ICO - IC-44531-X9L7

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ICO - IC-44531-X9L7
LogoUK.png
Authority: ICO (UK)
Jurisdiction: United Kingdom
Relevant Law: Article 5(1)(a) GDPR
Article 6(1)(f) GDPR
Section 3 (2) DPA
Section 40 (2) FOIA
Section 40(3A)(a) FOIA
Type: Complaint
Outcome: Rejected
Decided: 29.07.2020
Published: n/a
Fine: None
Parties: n/a
National Case Number/Name: IC-44531-X9L7
European Case Law Identifier: n/a
Appeal: n/a
Original Language(s): English
Original Source: ICO (in EN)
Initial Contributor: n/a

ICO decides that name-redacted application forms must not be disclosed by the public authority under UK Freedom of Information Act 2000 (FOIA), since they are protected by data protection law.

English Summary[edit | edit source]

Facts[edit | edit source]

The complainant requested information relating to a recruitment process within a public authority (the Trust). The Trust withheld parts of the requested information, containing redacted application forms, citing section 40 (2) FOIA.

Dispute[edit | edit source]

Do name-redacted job applications constitute personal data and would disclosure under FOIA contravene data protection principles?

Holding[edit | edit source]

The withheld information constitutes personal data and disclosure would be unlawful. Hence, the Trust was right to withhold the information requested under section 40(2) FOIA, by way of section 40(3A)(a).

The ICO saw the particular data subjects’ interests to be protected in the personal statements on the application forms. Even though the names would have been redacted, the candidates’ identity could be derived by a “motivated intruder” using other information publicly available (“mosaic argument”) and therefore constitute personal data.

As regards the breach of data protection principles the ICO refers to Article 5 (1) (a). It then elaborates on the applicability of a legal basis according to Article 6 (1) (f).

The ICO confirms a legitimate interest in that the complainant is concerned about having been discriminated against during the application process.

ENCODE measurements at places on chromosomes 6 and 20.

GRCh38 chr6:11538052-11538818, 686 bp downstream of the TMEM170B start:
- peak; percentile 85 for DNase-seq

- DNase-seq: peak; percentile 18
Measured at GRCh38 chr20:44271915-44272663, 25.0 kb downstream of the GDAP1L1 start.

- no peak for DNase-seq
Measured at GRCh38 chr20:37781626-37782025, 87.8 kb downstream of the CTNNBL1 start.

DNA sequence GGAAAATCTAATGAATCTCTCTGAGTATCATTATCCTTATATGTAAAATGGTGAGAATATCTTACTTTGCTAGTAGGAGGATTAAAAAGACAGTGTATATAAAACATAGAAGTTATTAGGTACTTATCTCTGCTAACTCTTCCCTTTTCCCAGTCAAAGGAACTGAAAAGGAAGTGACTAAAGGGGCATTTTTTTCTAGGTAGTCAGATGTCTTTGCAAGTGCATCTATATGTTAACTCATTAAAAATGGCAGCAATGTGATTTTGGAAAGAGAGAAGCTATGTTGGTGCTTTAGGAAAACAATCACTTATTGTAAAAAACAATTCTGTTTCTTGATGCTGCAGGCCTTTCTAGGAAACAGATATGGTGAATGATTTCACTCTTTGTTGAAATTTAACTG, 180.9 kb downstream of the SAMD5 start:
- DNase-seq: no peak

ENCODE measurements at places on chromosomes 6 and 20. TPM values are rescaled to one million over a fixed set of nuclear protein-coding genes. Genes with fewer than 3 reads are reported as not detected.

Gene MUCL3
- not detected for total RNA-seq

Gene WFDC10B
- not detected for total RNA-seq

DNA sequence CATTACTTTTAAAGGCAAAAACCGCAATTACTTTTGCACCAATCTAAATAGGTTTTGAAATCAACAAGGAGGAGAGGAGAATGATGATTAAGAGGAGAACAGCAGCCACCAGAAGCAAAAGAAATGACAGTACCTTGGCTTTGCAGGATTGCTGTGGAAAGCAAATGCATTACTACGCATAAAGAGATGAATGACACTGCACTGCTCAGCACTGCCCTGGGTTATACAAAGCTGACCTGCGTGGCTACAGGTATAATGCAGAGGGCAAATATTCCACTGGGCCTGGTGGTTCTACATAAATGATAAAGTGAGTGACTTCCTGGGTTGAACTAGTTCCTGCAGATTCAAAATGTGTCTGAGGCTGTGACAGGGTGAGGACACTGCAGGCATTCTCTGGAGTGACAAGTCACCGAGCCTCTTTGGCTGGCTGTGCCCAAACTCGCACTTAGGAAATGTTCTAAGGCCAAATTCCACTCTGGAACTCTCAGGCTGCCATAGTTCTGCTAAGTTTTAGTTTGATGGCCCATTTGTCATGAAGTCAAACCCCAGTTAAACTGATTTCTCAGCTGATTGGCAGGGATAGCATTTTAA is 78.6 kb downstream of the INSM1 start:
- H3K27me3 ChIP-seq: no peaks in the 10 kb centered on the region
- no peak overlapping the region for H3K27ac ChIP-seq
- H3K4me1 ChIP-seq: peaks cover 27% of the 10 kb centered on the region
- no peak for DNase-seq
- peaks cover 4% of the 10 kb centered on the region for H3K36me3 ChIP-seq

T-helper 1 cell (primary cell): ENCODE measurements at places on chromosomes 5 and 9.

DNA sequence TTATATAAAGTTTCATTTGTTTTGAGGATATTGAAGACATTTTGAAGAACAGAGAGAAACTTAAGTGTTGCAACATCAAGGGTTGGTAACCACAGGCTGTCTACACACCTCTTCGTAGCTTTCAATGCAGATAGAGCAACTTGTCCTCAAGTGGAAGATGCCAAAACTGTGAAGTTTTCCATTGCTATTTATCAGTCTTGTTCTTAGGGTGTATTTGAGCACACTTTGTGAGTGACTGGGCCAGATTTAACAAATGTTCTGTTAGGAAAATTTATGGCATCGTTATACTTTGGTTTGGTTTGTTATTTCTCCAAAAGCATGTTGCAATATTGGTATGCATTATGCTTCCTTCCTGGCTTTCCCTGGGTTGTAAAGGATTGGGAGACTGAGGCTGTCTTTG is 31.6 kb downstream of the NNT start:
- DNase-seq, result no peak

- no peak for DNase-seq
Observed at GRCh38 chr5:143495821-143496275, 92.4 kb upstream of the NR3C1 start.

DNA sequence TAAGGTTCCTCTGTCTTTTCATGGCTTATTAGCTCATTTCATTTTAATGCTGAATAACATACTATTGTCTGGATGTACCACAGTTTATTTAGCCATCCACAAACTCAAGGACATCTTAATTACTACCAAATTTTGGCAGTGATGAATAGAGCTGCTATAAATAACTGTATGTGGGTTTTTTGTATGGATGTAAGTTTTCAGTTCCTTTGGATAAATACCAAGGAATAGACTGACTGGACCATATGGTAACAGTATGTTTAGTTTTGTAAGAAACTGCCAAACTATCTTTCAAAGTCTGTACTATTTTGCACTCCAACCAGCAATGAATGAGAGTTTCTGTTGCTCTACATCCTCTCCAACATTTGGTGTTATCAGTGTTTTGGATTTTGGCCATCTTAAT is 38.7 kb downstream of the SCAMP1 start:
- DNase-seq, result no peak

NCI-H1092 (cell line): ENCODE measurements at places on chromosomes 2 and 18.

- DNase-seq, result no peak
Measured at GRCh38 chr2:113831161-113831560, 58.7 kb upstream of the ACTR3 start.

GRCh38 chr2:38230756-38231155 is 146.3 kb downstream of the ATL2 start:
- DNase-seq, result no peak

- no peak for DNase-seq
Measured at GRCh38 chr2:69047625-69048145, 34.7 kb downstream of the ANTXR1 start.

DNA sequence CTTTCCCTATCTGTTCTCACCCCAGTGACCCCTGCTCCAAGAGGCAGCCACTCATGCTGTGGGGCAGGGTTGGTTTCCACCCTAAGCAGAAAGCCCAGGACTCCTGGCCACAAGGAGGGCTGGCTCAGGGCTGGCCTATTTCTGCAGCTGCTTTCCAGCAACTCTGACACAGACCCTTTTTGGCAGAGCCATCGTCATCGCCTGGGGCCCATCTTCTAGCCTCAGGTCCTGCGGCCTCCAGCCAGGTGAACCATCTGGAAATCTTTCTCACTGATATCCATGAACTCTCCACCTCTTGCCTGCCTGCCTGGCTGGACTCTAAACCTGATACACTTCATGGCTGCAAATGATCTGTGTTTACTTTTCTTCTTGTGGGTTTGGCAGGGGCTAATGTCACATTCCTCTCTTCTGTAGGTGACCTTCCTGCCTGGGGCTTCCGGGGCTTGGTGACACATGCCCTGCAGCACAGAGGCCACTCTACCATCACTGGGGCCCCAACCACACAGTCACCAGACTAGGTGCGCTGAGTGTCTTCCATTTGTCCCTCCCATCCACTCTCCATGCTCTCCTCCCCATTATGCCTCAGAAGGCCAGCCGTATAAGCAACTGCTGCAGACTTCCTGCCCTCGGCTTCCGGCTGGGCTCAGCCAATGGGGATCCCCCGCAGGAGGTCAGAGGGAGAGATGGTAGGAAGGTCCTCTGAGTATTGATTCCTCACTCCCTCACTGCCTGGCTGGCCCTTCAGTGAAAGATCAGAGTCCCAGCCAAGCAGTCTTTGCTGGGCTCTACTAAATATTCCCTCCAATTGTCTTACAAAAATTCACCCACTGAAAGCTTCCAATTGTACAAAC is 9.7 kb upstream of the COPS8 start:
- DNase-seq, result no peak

Furthermore, it deems the potential disclosure of the requested applications necessary to meet this interest.

However, it states that the interest is of a case specific rather than general nature, and concludes that this is easily outweighed by the interests of the data subjects, taking into account the data subjects’ reasonable expectation for their data not to be released and, connectedly, a degree of harm or stress induced by a potential release, in particular since releases under FOIA are releases to the general public.

As regards interests laid out in the Equality Act and fairness of the trial in question, the ICO considers the Trust’s cooperation in releasing all other requested information, which it didn’t deem to be protected by data protection principles, and this to be sufficient evidence of transparency in principle.

Addressing arguments brought by the claimant, the ICO finds that if there was a reasonable expectation by the data subjects for application details to be released, it would increasingly apply to higher ranking posts, and higher than the one in question, for increased relevance of public interest to be taken into consideration.

Furthermore, an analogy to the disclosure of the application forms to the recruitment panel, as brought by the claimant, did not hold, since the applicants would reasonably expect this and have therefore directly or tacitly consented. Also, disclosure to the recruitment panel was less invasive than a release to the wider public under FOIA.

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English Machine Translation of the Decision[edit | edit source]

The decision below is a machine translation of the English original. Please refer to the English original for more details.